Debunking 7 Myths About Dementia
Dementia is a mental disorder that has the highest rate of occurrence but is still poorly understood. According to the Alzheimer’s Association, in 2017 there were 5.5 million cases of dementia reported in the United States. Globally, there are 9.9 million cases, which means that every 3 seconds, someone around the globe develops this condition. That’s a lot! In this article, we discuss 7 of the most common myths associated with dementia.
Myth: Dementia is Natural
Dementia is not a natural aging process. In fact, only 1 out of 10 elderly people develop dementia, and many people will find that they can grow well into their 80’s and 90’s without a significant memory decline. It is easy to mistake normal aging with dementia, but with a little bit of research, you will find that these conditions are not all that similar. For example, normal aging might comprise of you not being able to remember details of a certain event that took place last year, but if you have dementia, this forgetfulness could extend to recent events and conversations. Also, as a dementia patient, you might notice that your relatives are worried about your memory decline although you are not aware of any issues.
Myth: Dementia is Unpreventable
More and more studies are being carried out by researchers about this worrying issue, which led to several similar outcomes – elderly people that are socially active and continue to pick up new skills and hobbies are lowering their risks of dementia, whether or not they are aware of it. In addition, you can exercise often to keep your brain and body active, and live a healthy lifestyle by refraining from smoking, eating healthy foods and reducing alcohol use to keep your blood pressure in check. The more you challenge your brain, the better your brain’s functions will be maintained! You can do this through games such as Sudoku, Luminosity, crossword puzzles and more.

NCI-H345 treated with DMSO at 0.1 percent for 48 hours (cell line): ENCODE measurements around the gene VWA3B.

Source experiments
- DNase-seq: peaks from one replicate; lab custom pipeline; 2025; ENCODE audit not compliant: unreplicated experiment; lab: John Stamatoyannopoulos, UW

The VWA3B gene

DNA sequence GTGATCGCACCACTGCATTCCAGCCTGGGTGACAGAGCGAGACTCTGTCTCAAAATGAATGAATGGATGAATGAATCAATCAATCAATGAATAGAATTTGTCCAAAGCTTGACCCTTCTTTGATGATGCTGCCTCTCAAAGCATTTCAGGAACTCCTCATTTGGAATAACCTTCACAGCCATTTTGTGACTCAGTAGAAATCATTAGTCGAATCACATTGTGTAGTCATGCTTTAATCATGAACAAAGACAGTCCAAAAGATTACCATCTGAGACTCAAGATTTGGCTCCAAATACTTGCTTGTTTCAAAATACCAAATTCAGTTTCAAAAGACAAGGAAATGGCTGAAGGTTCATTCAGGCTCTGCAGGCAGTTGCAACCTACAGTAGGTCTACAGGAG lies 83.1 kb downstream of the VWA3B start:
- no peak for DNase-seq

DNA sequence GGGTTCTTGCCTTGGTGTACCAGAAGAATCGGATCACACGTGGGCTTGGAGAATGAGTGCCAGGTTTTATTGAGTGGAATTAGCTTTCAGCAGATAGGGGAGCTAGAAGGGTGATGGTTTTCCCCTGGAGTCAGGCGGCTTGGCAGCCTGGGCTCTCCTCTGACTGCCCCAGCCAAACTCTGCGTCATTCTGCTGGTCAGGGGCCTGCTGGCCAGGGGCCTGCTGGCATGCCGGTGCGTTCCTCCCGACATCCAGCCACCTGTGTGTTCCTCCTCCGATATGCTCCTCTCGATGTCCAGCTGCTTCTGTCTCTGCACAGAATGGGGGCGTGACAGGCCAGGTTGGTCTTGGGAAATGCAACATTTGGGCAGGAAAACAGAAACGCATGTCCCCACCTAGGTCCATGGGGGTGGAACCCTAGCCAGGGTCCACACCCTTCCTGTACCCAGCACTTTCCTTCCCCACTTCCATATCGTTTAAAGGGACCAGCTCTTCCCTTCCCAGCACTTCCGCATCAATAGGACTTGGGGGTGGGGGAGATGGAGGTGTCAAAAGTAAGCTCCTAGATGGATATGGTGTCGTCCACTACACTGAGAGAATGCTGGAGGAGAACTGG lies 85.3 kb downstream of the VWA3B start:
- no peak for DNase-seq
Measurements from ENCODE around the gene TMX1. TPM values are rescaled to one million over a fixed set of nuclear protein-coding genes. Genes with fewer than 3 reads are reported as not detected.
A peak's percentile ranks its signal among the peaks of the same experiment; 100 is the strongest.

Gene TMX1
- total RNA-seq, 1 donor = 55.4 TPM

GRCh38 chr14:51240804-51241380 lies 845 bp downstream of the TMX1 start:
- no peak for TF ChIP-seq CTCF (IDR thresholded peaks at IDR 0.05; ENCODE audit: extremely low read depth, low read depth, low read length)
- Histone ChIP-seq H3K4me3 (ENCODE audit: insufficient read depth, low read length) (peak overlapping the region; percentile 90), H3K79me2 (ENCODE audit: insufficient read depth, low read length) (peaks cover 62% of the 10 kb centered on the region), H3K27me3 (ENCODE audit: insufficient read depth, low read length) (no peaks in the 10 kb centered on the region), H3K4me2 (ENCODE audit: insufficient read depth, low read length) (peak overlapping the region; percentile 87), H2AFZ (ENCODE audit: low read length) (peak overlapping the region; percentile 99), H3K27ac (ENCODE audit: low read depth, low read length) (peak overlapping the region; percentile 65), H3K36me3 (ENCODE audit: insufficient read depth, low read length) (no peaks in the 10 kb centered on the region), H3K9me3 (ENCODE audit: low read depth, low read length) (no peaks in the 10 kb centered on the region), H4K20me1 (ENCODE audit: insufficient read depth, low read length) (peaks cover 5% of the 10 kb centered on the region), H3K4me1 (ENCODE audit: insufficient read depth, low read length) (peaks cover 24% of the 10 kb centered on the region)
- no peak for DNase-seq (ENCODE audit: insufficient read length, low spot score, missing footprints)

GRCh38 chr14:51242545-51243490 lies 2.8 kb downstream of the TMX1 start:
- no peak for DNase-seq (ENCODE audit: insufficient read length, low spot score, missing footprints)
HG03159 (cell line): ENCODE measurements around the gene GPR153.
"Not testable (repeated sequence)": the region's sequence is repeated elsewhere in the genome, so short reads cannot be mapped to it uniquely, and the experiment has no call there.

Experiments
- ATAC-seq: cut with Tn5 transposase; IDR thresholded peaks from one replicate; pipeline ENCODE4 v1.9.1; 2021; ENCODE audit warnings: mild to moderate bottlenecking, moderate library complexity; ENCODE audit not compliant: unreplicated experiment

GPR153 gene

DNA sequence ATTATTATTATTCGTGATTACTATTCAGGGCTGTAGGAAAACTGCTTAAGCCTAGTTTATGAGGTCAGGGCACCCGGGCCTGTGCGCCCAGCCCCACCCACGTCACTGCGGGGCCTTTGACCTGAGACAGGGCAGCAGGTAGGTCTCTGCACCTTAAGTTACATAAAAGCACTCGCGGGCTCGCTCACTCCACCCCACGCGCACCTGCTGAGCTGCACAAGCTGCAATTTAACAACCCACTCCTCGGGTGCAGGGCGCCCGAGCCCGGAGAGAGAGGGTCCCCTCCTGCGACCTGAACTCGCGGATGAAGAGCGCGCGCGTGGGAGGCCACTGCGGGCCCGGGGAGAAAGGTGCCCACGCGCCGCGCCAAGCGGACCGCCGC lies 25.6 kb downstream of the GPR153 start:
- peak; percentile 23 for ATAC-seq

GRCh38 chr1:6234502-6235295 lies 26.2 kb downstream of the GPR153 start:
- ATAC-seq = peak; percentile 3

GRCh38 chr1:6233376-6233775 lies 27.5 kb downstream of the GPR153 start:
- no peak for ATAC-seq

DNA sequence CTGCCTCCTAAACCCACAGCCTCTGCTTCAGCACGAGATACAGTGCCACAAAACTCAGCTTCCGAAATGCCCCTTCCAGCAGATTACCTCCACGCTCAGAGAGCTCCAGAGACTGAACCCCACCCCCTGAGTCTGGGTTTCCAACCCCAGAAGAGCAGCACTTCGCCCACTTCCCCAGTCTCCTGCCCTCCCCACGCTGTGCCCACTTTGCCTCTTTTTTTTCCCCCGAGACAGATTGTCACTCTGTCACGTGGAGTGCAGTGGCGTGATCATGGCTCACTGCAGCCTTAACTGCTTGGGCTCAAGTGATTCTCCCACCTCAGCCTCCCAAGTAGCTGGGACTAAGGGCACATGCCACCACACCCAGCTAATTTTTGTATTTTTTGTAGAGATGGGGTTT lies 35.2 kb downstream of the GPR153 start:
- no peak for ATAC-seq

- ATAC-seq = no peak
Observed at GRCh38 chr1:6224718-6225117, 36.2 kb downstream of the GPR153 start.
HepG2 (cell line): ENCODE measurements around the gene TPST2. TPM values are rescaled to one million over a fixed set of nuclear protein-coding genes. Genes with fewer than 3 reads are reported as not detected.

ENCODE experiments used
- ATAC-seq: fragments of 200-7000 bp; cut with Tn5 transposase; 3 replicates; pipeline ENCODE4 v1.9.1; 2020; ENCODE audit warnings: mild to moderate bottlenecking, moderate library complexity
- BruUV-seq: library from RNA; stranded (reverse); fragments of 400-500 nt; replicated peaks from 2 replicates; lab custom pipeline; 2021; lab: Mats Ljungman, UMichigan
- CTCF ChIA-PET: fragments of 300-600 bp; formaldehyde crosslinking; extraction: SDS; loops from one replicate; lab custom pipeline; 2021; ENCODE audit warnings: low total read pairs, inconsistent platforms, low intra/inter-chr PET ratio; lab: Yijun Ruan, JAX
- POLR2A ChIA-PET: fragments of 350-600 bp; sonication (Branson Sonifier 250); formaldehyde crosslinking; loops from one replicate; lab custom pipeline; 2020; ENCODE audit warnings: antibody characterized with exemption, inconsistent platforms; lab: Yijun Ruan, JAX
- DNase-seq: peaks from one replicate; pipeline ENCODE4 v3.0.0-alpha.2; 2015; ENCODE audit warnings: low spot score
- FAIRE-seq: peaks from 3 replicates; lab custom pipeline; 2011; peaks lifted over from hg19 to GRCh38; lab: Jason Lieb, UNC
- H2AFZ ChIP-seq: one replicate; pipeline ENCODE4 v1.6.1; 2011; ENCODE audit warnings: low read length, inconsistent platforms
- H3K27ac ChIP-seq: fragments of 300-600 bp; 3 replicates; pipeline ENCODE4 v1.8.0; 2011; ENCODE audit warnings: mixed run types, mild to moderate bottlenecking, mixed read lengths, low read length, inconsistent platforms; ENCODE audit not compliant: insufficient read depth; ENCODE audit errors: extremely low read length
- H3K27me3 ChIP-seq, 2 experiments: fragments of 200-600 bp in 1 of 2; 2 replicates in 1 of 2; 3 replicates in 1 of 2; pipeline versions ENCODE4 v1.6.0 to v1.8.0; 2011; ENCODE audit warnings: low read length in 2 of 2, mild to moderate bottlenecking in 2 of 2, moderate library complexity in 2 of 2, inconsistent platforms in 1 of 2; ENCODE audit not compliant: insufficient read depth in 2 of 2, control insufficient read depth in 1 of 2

Myth: Dementia Only Happens to Elderly People
Dementia is more common in elderly people, but that does not mean that it does not happen in the younger generation! If you are below the age of 65 and have developed dementia, this condition is often referred to as early-onset dementia. Early-onset dementia most commonly happens to those with a family history of this condition, and might even cause symptoms that are quite different from normal dementia. For example, while memory loss is usually the first few symptoms of dementia, early-onset dementia’s symptoms will involve symptoms such as speech and visual impediments. There are some studies that showed that early onset dementia progresses faster than that which occurs with the elderly, but this link is still weak and more research is required.
Myth: Dementia is Alzheimer’s Disease